It is what every geologist lives for and every paleoseismologists dreams about.

Earthquakes are caused by a sudden movement of rocks along a fault plane. The movement or displacement is called the "Fault Rupture".

The rupture begins at some depth called the focus or hypocenter. The rupture then spreads outward in all directions along the fault plane.

When the fault rupture progresses upward and reaches the Earth's surface, it creates surface fault ruptures. Yea Baby!

This is what this section is all about.

Surface fault ruptures come in all shapes and sizes but do not occur with every earthquake. They only happen when the quake is of sufficient size and is shallow enough whereby the fault rupture can break the surface.

The lowest magnitude earthquake to create surface fault ruptures is about a mid to upper M5 event. The focal depth must be shallow and on the order of less than 10 km and more like 2-6 km.

Many large, shallow earthquakes occur in the oceans but for us to see them, they must also occur on land.

Generally speaking, the larger the earthquake, the larger the potential surface fault rupture. Shallow earthquakes registering about M6.0 produce surface fault ruptures on the order of 2 feet and quakes of M8.0 generate ruptures on the order of 30-50 feet. It is extremely rare when the maximum surface fault ruptures exceed 50 ft.

Each earthquake has its own specific characteristics which govern its rupture behavior. Whether horizontal or vertical, or a combination of both, surface fault ruptures are spectacular.

This is our passion and we hope we can inspire you to join us in search of the...

Landers M7.3 earthquake, Southern California, June 28, 1992 (coming soon!)

Lavic Lake (Hector Mine) M7.1 earthquake, Southern California, October 16, 1999 <

Portola (Mohawk Valley) M5.5 earthquake, August 10, 2001 (see Special Earthquake Report while we finish the scanning of the photos.)

More shall be added shortly...



    paleo: old; prehistoric; ancient.
    seismology: the scientific study of the causes, effects, and characteristics of earthquakes.

  1. the study of prehistoric earthquakes.
  2. the study of past earthquakes on a fault, as determined by looking at the layers of earth and rock beneath the surface and how they have been shifted by earthquakes in the past.

Excellent reading:

Paleoseismology, 1996, edited by James P. McCalpin, Academic Press

The Geology of Earthquakes, 1997, by Robert Yeats, Kerry Sieh, and Clarence Allen, Oxford University Press.

Paleoseismology: Understanding Past Earthquakes Using Quaternary Geology, Sept-Dec 1997, edited by P.L. Hancock and A.M. Michetti, Special issue of the Journal of Geodynamics, vol. 24, nos. 1-4, 304 p.

Living with Earthquakes in the Pacific Northwest, 1998, by Robert Yeats, Oregon State University Press.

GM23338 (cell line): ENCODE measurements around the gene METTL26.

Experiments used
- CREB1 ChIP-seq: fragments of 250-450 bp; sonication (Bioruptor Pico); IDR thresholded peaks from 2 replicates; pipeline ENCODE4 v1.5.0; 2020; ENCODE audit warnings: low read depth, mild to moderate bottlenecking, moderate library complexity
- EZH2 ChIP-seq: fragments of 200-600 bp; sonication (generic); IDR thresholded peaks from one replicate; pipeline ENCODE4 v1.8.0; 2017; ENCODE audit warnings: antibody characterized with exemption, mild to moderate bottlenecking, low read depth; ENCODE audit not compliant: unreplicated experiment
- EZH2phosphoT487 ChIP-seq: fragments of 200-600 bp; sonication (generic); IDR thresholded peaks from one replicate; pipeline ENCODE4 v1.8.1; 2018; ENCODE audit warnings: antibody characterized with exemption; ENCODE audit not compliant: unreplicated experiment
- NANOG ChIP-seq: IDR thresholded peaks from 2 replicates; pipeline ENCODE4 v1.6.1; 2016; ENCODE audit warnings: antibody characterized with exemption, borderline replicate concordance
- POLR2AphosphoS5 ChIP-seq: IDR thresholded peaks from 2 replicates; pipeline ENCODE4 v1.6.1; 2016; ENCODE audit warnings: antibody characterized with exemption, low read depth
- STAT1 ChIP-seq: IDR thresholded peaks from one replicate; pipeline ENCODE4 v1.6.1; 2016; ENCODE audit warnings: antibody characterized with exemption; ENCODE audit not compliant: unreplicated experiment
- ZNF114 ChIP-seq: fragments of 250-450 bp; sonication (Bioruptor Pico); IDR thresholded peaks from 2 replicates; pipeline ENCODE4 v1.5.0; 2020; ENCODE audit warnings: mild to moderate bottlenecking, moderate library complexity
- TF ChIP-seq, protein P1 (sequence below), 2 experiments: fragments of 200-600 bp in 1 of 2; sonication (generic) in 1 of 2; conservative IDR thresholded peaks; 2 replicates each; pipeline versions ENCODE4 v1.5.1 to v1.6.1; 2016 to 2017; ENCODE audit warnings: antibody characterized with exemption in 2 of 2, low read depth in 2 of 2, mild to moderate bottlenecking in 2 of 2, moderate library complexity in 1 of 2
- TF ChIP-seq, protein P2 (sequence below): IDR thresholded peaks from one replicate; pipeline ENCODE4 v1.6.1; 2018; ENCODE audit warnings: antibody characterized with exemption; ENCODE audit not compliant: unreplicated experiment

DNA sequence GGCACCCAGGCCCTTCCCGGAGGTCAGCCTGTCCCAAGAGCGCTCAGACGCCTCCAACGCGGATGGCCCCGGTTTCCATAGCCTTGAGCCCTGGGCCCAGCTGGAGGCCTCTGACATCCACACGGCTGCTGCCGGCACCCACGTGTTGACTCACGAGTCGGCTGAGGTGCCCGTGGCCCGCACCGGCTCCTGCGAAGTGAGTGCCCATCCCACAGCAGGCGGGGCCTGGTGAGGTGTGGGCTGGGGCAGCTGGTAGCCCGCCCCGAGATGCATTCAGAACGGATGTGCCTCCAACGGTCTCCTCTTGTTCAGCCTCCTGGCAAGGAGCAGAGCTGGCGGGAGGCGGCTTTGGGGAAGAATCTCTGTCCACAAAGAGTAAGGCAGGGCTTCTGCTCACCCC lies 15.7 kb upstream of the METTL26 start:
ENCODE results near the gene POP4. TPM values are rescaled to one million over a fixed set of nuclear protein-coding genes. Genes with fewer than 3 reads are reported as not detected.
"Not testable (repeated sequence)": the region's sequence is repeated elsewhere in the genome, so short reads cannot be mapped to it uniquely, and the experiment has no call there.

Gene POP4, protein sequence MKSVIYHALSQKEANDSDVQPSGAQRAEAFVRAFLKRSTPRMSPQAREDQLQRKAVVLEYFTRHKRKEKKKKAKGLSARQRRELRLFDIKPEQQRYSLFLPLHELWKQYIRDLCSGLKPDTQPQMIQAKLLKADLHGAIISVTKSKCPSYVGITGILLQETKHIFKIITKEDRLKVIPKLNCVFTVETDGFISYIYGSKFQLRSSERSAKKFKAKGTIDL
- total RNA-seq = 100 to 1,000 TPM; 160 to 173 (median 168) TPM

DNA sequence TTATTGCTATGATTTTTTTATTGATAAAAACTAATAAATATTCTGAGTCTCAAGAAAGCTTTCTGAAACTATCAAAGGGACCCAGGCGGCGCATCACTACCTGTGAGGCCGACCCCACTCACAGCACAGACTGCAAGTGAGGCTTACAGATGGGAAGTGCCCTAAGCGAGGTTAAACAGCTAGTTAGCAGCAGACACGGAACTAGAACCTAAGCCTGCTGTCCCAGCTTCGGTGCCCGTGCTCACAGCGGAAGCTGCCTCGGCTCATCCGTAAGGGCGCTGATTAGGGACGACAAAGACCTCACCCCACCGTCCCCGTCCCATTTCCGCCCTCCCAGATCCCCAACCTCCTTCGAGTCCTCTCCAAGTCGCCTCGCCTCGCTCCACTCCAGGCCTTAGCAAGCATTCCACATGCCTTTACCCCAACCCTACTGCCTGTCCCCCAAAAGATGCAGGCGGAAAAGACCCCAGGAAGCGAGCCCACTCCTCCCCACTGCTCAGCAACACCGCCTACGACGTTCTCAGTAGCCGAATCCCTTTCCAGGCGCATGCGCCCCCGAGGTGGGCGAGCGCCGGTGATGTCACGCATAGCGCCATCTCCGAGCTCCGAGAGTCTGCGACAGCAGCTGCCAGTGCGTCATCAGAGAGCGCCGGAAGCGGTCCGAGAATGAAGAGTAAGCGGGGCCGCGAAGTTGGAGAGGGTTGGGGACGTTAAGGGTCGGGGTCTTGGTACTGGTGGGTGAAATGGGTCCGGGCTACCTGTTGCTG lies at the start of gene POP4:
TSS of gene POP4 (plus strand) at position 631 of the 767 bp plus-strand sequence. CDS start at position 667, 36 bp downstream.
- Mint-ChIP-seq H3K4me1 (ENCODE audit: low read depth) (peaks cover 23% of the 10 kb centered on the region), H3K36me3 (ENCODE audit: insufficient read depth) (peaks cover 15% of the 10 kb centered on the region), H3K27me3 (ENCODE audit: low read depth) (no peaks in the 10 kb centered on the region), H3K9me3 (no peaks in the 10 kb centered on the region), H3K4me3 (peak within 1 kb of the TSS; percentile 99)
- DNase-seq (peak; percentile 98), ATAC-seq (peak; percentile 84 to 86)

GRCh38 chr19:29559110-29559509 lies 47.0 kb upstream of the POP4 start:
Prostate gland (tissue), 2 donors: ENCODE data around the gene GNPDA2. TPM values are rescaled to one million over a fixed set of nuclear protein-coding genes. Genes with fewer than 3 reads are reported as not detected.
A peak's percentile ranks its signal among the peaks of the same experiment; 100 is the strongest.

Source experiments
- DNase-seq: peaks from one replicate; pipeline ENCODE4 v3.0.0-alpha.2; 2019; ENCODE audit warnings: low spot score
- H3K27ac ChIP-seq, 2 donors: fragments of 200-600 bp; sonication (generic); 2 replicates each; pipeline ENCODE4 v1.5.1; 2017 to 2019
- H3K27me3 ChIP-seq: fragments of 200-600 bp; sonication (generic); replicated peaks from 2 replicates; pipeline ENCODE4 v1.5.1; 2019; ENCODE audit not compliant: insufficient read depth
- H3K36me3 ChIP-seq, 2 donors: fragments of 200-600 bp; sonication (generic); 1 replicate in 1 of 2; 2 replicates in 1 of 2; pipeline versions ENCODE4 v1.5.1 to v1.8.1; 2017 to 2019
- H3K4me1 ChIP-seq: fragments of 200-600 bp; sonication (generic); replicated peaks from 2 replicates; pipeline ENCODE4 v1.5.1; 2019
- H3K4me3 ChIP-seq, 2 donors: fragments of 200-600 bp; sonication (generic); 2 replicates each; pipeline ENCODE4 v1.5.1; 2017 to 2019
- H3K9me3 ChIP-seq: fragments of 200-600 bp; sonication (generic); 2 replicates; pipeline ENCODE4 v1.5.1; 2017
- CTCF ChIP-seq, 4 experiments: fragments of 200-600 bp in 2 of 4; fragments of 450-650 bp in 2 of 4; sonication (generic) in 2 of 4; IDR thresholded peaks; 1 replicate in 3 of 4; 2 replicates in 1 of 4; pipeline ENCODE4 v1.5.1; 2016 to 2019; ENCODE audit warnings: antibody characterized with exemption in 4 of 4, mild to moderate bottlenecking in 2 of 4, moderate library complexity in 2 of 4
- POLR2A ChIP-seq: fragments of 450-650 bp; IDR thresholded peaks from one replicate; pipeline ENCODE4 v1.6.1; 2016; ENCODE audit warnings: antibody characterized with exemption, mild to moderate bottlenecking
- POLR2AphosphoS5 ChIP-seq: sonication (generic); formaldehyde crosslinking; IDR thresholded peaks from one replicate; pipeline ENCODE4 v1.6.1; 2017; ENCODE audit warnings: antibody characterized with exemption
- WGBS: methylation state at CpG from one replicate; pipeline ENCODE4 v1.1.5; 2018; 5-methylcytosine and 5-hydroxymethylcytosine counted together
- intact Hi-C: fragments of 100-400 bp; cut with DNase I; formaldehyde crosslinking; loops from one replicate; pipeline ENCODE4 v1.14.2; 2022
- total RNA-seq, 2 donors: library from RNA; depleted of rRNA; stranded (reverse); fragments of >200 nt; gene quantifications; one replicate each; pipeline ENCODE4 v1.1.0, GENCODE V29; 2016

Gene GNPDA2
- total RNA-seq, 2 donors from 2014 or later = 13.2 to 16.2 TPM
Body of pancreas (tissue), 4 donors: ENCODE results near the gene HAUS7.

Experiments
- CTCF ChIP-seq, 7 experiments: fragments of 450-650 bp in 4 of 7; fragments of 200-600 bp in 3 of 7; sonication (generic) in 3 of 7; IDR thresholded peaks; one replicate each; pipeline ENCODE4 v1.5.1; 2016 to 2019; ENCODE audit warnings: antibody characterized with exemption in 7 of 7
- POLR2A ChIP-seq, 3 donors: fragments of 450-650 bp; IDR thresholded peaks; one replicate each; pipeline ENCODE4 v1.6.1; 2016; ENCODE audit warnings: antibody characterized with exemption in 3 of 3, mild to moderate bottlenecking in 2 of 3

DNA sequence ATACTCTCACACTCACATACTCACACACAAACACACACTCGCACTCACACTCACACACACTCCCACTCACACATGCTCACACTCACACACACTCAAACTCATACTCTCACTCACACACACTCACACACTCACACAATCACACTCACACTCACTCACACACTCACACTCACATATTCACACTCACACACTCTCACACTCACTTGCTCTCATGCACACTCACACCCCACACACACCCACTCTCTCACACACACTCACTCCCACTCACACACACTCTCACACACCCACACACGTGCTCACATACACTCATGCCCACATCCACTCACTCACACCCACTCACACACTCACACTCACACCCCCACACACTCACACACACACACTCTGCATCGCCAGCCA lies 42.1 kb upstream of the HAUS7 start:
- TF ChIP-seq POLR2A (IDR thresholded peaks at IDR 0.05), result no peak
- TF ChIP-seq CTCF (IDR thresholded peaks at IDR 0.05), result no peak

November 3, 2002
An earthquake measuring
M7.9 occurred on 11/03/02 along the east-central portion of the Alaska Range at a shallow depth of 10 km. Preliminary reports indicate large "cracks" have occurred across the ground and the Trans-Alaskan Highway near Mt. McKinley National Park. Further investigations are necessary before they can be verified as fault related.

October 10, 2002
An earthquake registering
M7.6 occurred on 10/10/02 along the northern coast of Irian Jaya, PNG, Indonesia, at the Bay of Manokwari. Preliminary data indicates the focus was shallow, about 10 km beneath the surface, suggesting the possibility of surface fault ruptures. Reuters has reported that a 3 km-long crack occurred in the Ransiki area. If tectonic in origin, this would be the first confirmed surface fault rupture since the Kunlun, China M 7.9 earthquake last November. Stay tuned for more information as it is known. Update: The focal depth was later calculated at 36 km, indicating no surface fault ruptures are expected.

March 26, 2002
An earthquake measuring
M6.0 occurred in the Hindu Kush region of Northeastern Afghanistan on 03/26/02 (see report). Preliminary data indicates the focus was shallow, about 4 km beneath the surface, suggesting the possibility of surface fault ruptures. Photos from the area show small (0.1-1.0 cm) surface cracks, however, these may be due to soil settlement rather than fault ruptures.

11/14/01 Kunlun, China M7.9 earthquake. Substantial surface fault ruptures have been discovered. Early reports suggest that maximum horizontal offsets could be as much as 7 m (22 feet) and ruptures could extend for as much as 250 km (155 mi.) See more...

The India M7.7 quake on 1/26/01. These were secondary fault ruptures, not primary. Still..

The Sept./Oct. 2001 issue of the Seismological Research Letters (SRL) has a spectacular cover photograph of the Lavic Lake (Hector Mine) surface fault ruptures.

Do you have fault rupture photos or photo sets and would like to contribute them? .

Mars Photos Show Lively Landscape - Wednesday, Nov. 7, 2001


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